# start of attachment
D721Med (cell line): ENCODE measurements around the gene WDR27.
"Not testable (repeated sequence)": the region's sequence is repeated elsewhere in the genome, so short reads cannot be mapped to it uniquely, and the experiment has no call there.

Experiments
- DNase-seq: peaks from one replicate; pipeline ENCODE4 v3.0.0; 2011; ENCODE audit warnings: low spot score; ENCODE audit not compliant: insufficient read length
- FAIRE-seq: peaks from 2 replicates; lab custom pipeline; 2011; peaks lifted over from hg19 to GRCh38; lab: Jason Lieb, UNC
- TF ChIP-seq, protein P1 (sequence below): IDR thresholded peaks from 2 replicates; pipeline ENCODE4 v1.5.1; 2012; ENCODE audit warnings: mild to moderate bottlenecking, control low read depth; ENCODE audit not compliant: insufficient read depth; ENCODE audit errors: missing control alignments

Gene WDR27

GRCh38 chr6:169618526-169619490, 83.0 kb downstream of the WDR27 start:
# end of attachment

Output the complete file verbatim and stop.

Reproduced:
D721Med (cell line): ENCODE measurements around the gene WDR27.
"Not testable (repeated sequence)": the region's sequence is repeated elsewhere in the genome, so short reads cannot be mapped to it uniquely, and the experiment has no call there.

Experiments
- DNase-seq: peaks from one replicate; pipeline ENCODE4 v3.0.0; 2011; ENCODE audit warnings: low spot score; ENCODE audit not compliant: insufficient read length
- FAIRE-seq: peaks from 2 replicates; lab custom pipeline; 2011; peaks lifted over from hg19 to GRCh38; lab: Jason Lieb, UNC
- TF ChIP-seq, protein P1 (sequence below): IDR thresholded peaks from 2 replicates; pipeline ENCODE4 v1.5.1; 2012; ENCODE audit warnings: mild to moderate bottlenecking, control low read depth; ENCODE audit not compliant: insufficient read depth; ENCODE audit errors: missing control alignments

Gene WDR27

GRCh38 chr6:169618526-169619490, 83.0 kb downstream of the WDR27 start: